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Cave 4
Canary Islands
Il y a peu d’endroits qui concentrent autant de points d’intérêt pour le patrimoine culturel et naturel de Lanzarote que la Grotte des Verts, une grotte de l’aura mythologique, pleine de légende et pleine d’éléments scéniques d’une beauté et d’une unicité extraordinaires. 2PGFormé à la suite de l’activité éruptive du volcan Corona, c’est l’une des merveilles les plus surprenantes qui cache les entrailles de Lanzarote. 3PqUtilisé comme cachette par la population contre les attaques et les invasions de pirates d’Afrique du Nord aux XVIe et XVIIe siècles, il est devenu au XIXe siècle un incontournable pour les voyageurs, érudits et scientifiques européens fascinés par cette formation volcanique unique qui, paradoxalement, doit son nom au nom d’une famille qui gardait son bétail dans les environs, selon ce qu’on dit. Dans les années 1960, le Cabildo de Lanzarote s’est tourné vers le grand artiste Jesús Soto, qui allait devenir un proche collaborateur de Manrique, pour l’adaptation de ce sanctuaire naturel d’origine volcanique qui est devenu un centre d’attraction pour des milliers de visiteurs qui aspirent à découvrir son secret. 5pqSoto a ordonné la visite et a montré toute sa connaissance du traitement de la lumière et de l’ombre pour extraire la luminosité de la pierre et mettre en valeur les formes fantaisistes que la lave laissait derrière elle dans son chemin dévastateur. 6pqLa gamme chromatique d’ocres, de gris, de noirs et de rouges règne dans ce paradis de ténèbres et sont imités par l’effet de lumière pour dessiner des paysages grotesques et des structures rocheuses spectaculaires qui surprennent le visiteur. Entrer dans la grotte des Verts, c’est sans aucun doute faire un voyage initiatique vers le centre de la terre.
Copyright: J.Baranano
Type: Spherical
Resolution: 8000x4000
Taken: 04/07/2018
Uploaded: 16/07/2018
Updated: 20/07/2018
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Tags: lanzarote; vr 3d; oculus go; oculus; stereoscopic; baranano; stereopanorama; vr 3d 360; cueva de los verdes; 3d; stereo
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More About Canary Islands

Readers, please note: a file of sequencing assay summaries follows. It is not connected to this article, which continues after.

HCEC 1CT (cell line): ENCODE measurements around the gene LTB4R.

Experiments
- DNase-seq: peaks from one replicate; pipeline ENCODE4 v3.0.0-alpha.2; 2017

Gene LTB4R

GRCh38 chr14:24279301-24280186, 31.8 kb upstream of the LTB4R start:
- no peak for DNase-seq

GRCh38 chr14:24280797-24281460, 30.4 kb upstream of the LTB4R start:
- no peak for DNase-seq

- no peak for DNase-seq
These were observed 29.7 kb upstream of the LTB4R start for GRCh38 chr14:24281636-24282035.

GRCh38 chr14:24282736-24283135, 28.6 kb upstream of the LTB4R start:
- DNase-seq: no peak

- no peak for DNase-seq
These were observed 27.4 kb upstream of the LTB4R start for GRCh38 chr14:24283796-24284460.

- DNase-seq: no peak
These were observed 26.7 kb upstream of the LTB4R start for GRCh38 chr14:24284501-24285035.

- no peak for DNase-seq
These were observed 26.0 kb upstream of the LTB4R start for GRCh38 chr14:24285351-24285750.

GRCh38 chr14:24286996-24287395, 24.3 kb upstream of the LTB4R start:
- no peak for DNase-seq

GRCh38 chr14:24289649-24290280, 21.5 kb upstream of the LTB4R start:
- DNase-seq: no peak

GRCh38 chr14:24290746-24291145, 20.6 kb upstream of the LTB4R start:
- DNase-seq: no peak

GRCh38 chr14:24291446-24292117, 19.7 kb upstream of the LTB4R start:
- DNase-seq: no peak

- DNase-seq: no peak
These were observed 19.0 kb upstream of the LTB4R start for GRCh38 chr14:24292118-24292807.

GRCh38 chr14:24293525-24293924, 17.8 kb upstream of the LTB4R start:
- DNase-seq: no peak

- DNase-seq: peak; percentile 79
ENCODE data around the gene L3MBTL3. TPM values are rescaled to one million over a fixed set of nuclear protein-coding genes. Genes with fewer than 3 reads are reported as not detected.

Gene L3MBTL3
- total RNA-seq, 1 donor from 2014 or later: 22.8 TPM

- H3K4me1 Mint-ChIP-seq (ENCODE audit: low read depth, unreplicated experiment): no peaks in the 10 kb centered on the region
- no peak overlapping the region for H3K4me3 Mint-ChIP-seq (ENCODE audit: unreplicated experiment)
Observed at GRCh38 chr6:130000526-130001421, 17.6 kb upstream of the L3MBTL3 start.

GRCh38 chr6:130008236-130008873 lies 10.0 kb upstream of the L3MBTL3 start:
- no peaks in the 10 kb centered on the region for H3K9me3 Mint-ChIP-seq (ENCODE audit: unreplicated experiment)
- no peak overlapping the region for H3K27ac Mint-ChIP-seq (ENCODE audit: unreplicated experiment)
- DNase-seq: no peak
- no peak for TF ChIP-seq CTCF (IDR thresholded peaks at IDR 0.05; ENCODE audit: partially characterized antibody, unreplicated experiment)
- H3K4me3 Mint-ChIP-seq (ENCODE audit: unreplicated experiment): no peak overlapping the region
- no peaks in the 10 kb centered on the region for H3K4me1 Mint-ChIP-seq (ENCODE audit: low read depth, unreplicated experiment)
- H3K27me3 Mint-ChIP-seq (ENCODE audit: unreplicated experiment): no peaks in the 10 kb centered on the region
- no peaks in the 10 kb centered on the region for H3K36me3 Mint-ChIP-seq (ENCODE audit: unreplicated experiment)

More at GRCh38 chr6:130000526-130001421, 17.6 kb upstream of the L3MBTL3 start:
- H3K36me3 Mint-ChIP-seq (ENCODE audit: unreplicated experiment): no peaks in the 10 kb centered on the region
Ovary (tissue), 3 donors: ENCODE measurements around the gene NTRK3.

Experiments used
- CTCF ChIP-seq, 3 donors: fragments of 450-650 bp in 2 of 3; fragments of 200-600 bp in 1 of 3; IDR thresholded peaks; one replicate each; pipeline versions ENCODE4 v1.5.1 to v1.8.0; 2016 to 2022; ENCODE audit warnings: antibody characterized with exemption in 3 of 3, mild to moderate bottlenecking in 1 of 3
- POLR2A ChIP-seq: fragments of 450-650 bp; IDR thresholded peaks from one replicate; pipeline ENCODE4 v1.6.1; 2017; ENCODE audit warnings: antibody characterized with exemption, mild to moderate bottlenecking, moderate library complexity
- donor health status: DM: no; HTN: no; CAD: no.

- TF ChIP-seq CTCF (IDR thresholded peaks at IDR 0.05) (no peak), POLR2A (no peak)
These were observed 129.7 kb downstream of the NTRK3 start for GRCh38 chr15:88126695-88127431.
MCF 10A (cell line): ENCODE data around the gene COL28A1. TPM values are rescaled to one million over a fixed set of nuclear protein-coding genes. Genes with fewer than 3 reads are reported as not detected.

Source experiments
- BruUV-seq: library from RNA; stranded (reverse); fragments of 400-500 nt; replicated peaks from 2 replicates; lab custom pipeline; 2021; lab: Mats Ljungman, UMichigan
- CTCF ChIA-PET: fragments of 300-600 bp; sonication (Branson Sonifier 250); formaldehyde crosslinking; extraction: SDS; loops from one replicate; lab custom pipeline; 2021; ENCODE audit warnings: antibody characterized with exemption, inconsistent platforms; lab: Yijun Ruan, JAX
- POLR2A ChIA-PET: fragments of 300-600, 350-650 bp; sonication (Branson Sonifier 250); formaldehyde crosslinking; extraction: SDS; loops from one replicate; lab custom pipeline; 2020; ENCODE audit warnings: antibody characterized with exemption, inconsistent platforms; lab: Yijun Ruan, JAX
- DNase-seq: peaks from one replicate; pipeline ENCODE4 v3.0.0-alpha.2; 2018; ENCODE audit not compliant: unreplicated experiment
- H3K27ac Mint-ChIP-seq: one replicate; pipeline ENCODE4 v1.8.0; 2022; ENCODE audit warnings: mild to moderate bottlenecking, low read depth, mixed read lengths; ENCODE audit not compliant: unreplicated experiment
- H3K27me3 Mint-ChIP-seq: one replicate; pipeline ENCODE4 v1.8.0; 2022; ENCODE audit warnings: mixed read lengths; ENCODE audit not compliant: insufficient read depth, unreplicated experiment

Overview and HistoryThe Canary Islands lie off the west coast of Africa and exist as an autonomous community belonging to Spain.There are seven major islands in the archipelago and one minor island, then several small pointy bits which grumble about their diminutive status. The big ones are Tenerife, Gran Canaria, Fuerteventura, La Palma, Lanzarote, El Hierro, and La Gomera.The whole group is the result of volcanic activity from 60 million years ago, which is why the beaches have black sand for you to crunch along on. There are no active volcanos at the moment, but one never knows. Another way to say it is that these islands are part of the Atlas Mountain range which can be traced across northern Africa.At one point in the 16th century the islands were called "the sugar islands" for their production of cane sugar. The economy has since developed wineries, agriculture and now tourism as principal activity.Getting ThereThe Canary Islands have six airports in total. Here's a quick reference for the airports. The main international airport is Gran Canaria Airport, the gateway to the islands. It's 18km south of Las Palmas and has EU, International and Inter-Island terminals.TransportationHighway maintenance to the Canary Islands is sorely lacking, ha ha. Ferry service connects the islands to each other, but you can also take a small plane to hop between them.On the islands you can rent a car but be sure to carry your passport and license with you all the time. People ride bikes and take the guagua bus to get around. (It's pronounced "wa-wa".) Bus schedules can be infrequent or sporadic. Tenerife and Gran Canaria have impressive public transport systems that cover most of their islands.People and CultureThe Canary currency is the Euro; the islands are one of the farthest outlaying regions of the Euro zone.The culture is undoubtedly Spanish, but the mainland custom of kissing on both cheeks when you say hello can be abbreviated to only one kiss. You need quick reflexes to get it right. There's an accent that's a little bit different from mainland, and not quite the same as South American spanish either. The saying is that islanders talk "with potatos in their mouth" because of their lazy-sounding pronunciation.Things to do, RecommendationsHere's a basic look at the main islands. The way we see it, if you need directions for how to have fun on a tropical island full of fruit and fish, you're beyond our help.The largest island is Tenerife with about two thousand square kilometers and a wide variety of plant life and terrain. It is home to the highest point "in Spain", the volcano El Teide at 3718 meters. Tenerife has excellent weather all year round, with a wide variety of terrain and vegetation including crops such as bananas, tomatos and potatos.La Palma does not have very many beaches, and they are not very long. Two popular ones are in Puerto Naos on the west side, and Los Cancajos on the east. Most of the island is a biological reserve. It's known as "the green island"; come here for the mountains, sweet bananas and vineyards.On Gran Canaria you can choose from endless sandy beaches, dunes, mountains and also lush green scenery. This island is home to more than half the population of the Canary Islands.Fuertaventura has the oldest history. Homer mentioned it in his brief travel guide called "The Odyssey." Its name may come from the expression "What a great adventure!", or possibly, "strong wind." It's only separated from continental Africa by a narrow channel. Fuertaventura has the longest of all the beaches, and wonderful fine sand.Lanzarote is a Biosphere Reserve under UNESCO declaration, and comprises one of the six universal models of sustainable development according to the World Tourism Organization. Lanzarote is the farthest East of the major islands and has a year-round average temperature of 22 degrees C.La Gomera sports a National Park with dense forestation, crossed by deep ravines and surrounded by a perimeter of cliffs along most of the coast. Islanders have a special whistling language to communicate across the gorges in the forest.Text by Steve Smith.